Turn to the self: How autoethnography could help teaching practice and student participation

Caitlin Kitchener, Department of Archaeology, University of York

Abstract

Autoethnography is an exciting methodology that seeks to reconcile the tension between the researcher and researched by recognising how the self can be an important and valid site of study. Through being a highly reflexive and personal method, it can translate to the self analysis of teaching practice, helping to generate insight and analysis into your own teaching experience.

This workshop will provide a quick overview of autoethnography and the accompanying technique of thematic analysis whilst crucially giving attendees the opportunity to undertake or perform their own self analysis. Following this, there will be the chance for questions but importantly, the time and space to share experiences, revelations, and reflections drawn from attendees’ autoethnographies.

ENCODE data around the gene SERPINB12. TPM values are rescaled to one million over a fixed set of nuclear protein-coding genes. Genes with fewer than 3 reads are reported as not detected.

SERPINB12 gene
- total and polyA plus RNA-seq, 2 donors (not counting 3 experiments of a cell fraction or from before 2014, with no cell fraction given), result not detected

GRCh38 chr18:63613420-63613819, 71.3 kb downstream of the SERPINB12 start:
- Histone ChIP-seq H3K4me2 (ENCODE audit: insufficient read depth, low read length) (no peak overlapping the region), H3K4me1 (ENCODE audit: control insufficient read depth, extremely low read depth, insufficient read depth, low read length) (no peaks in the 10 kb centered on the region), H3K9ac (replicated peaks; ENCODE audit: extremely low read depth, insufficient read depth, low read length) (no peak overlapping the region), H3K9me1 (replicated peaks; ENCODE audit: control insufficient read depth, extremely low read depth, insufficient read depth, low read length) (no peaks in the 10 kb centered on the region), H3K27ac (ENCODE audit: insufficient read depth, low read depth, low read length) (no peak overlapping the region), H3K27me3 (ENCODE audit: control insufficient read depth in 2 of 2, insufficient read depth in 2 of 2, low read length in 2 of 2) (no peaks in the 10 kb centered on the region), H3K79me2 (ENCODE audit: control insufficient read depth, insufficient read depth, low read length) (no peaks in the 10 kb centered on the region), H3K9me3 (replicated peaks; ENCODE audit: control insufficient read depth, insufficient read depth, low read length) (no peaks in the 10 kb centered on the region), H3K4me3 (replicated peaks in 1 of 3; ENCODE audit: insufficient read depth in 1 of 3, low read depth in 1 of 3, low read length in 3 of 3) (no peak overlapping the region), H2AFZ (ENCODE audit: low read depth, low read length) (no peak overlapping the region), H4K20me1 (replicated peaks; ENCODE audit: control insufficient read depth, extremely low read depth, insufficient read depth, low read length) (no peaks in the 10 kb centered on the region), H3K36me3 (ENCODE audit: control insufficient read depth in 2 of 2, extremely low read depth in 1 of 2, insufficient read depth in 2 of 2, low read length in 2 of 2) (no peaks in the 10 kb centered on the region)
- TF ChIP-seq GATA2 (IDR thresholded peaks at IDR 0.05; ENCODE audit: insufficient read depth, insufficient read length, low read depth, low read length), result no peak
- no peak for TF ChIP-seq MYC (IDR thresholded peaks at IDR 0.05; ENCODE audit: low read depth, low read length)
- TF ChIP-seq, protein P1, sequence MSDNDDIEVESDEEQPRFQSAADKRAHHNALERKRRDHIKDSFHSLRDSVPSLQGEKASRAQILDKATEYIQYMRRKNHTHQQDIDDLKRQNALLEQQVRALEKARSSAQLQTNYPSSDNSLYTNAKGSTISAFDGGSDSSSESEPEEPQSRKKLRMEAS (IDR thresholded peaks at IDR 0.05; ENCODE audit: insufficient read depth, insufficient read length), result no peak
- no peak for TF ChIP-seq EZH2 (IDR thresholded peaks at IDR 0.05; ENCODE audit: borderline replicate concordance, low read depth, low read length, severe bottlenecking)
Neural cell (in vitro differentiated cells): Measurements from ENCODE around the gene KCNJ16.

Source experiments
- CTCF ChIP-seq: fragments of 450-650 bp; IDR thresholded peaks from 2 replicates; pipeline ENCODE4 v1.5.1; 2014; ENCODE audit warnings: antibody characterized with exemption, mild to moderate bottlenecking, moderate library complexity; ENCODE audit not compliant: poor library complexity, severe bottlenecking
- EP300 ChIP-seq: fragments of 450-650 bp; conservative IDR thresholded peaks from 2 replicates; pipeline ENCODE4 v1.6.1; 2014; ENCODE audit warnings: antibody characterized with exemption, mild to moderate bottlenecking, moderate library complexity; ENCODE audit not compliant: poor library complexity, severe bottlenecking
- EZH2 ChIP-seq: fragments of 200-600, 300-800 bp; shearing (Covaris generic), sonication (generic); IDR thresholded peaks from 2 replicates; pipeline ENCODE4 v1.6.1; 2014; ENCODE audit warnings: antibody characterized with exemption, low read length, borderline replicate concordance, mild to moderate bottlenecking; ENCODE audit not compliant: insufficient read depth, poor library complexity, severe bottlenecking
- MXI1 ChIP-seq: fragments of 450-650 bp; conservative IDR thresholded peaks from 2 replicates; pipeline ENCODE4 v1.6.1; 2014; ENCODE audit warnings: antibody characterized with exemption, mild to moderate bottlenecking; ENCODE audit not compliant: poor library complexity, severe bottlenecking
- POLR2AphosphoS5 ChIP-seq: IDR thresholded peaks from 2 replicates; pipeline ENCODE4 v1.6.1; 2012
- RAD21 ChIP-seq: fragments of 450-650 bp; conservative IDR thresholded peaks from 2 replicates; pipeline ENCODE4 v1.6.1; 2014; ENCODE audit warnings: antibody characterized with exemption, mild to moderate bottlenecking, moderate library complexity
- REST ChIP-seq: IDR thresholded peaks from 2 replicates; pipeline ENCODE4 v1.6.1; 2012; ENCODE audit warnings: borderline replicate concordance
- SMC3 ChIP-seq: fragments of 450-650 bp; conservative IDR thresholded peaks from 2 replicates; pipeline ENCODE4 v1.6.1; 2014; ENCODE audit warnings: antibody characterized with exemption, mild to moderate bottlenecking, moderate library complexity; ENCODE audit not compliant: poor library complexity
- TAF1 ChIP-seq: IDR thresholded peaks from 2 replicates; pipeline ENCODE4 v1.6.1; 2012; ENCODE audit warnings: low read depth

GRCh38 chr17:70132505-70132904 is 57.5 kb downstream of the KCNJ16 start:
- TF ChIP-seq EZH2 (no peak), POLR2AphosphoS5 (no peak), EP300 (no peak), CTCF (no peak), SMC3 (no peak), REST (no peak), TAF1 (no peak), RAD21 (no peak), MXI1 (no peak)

Ultimately, it is hoped that this personal workshop will help to initiate conversation and practice that seeks to collapse pedagogic walls that construct boundaries between research/teaching and appreciates how research and the self can create and design vibrant, research led degree programmes. It may also feature discussion on how autoethnography could feature in a student’s own practice, drawing upon their experiences to shift them from being receivers to participants.

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